• For independent artists and musicians, NFTs are a game-changer

  • The revolution will not be broadcast; rather, it will be minted. We saw the spectacular rise (and fall) of nonfungible tokens, or NFTs, in mainstream media and popular culture earlier this year. We’d all heard of them, but was the hoopla justified? Top businesspeople and media moguls such as Mark Cuban and Gary Vee continue to aggressively support NFT use and the role smart contracts will play in the near future, while new NFT exchanges and drops are launched every week. Jay-Twitter Z’s avatar is an NFT CryptoPunk.

    Without the fanfare, one of the most dramatic and underappreciated effects of NFTs is on the music business. NFTs have the potential to change the game for independent artists by providing a new way to earn money (while also engaging with fans), and this type of shift has long been overdue.

    Musicians and their instruments

    NFTs have a few features that make them desirable to artists. The first is a financial one: NFTs have been selling at exorbitant prices. NFTs have been sold for millions of dollars by superstar artists such as Kings of Leon and Steve Aoki. Even lesser-known artists, such as Vérité and Zack Fox, have sold NFTs for tens of thousands of dollars. When he sold an NFT for $865,000, the artist Young and Sick had only 27,000 Instagram followers.

    These figures are astounding, especially when compared to the compensation rates of streaming providers. Streaming platforms have been one of the most important cash sources for musicians in the digital age, and this was especially true during the COVID-19 pandemic last year when live event money dried up. However, the payment rates of these sites are still not very high. Since their inception, this has been a hot topic. Spotify pays out between $0.003 and $0.005 per stream on average. That works out to about $3,000 to $5,000 for one million streams, but one million is a big number for an independent artist.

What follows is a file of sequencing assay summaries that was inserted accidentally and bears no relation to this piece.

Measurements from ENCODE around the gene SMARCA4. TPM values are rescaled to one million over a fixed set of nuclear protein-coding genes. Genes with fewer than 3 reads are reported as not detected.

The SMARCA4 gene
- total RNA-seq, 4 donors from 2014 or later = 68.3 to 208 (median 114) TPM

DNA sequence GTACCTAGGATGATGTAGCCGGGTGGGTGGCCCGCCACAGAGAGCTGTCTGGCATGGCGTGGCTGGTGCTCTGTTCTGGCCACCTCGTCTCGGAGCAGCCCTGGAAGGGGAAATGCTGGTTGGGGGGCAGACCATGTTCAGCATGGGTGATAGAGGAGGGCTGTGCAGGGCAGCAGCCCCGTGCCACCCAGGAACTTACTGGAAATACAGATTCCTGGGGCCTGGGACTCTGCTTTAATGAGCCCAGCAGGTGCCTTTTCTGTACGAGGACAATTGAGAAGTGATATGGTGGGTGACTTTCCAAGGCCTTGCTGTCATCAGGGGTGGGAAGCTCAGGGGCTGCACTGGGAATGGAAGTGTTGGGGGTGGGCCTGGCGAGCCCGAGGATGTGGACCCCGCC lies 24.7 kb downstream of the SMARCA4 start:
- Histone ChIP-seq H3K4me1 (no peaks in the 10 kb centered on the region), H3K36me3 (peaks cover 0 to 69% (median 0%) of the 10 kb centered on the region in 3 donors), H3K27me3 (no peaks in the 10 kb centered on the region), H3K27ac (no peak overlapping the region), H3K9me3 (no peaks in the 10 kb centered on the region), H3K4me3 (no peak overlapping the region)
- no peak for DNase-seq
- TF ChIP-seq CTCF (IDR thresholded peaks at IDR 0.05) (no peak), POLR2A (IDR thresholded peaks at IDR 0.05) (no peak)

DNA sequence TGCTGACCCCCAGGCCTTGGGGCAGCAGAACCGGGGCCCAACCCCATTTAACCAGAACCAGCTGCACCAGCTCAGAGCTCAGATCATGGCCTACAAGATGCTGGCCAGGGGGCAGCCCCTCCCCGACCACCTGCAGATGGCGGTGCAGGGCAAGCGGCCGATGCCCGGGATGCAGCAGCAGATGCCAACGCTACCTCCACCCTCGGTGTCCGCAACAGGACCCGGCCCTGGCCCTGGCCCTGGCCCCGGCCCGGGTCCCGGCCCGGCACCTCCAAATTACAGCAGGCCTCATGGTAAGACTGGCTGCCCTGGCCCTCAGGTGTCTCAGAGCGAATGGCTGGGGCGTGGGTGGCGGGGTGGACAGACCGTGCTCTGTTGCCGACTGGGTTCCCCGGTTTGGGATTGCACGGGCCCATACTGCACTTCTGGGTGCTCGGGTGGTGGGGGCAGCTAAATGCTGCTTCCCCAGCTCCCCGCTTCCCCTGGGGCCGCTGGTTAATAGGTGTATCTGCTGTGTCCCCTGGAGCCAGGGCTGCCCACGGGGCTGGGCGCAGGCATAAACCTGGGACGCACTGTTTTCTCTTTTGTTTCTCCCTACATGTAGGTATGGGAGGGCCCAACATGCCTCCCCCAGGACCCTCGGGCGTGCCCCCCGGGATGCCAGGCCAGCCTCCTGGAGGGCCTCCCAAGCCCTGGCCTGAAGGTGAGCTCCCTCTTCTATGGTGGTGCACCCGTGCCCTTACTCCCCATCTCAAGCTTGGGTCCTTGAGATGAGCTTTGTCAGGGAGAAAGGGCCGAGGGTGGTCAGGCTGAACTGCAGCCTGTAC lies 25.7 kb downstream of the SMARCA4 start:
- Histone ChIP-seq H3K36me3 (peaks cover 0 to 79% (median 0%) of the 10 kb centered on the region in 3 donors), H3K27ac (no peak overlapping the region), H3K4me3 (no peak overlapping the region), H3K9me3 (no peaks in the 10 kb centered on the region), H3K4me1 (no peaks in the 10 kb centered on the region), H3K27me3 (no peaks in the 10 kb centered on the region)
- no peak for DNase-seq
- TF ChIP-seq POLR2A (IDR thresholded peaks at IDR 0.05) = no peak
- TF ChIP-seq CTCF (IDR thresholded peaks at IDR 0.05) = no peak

Only 13,400 artists collected more than $50,000 (the median income for US workers) in yearly revenue on Spotify in 2020. With these figures, you can see how NFTs begin to appear like a real prospect – sell a song or a collectible, and you can make more in one sale than you might in your whole career on a streaming platform. NFTs can also provide recurring revenue: they can be programmed so that the original developer receives anywhere from 2.5 percent to 10% of the sale each time the token is resold. That is extremely ingenious.

    Musicians’ NFTs

    Another benefit of NFTs for musicians is their “unlockables” feature, which allows creators to put additional rewards within the contract of an NFT. These can range from a one-on-one video conference with a fan to shoutouts, actual merchandise, or even giving away a portion of the ownership of a song. This last scenario is unique in that artists can now regard songs as equity investments by forming an NFT and giving away 30% ownership of a song. This allows individuals who contribute money to see a real return on their investment, while the artist gets money in their pocket. This is similar to a more lucrative version of a crowdsourcing platform.

    NFTs and bitcoin are becoming increasingly popular in India, where I live. Currently, over 15 million people in India own over $6.6 billion in cryptocurrencies. Visual artists in India have begun to sell 2D and 3D art pieces in the NFT metaverse. In May, a South Indian musician sold an NFT of a demo for $200,000 (15 million rupees) – that’s insane. In the NFT space, there is still much to be discovered, but the promise is there. The great value and unique rewards system that NFTs provide is a revolutionary opportunity for musicians that I strongly advise you to investigate.

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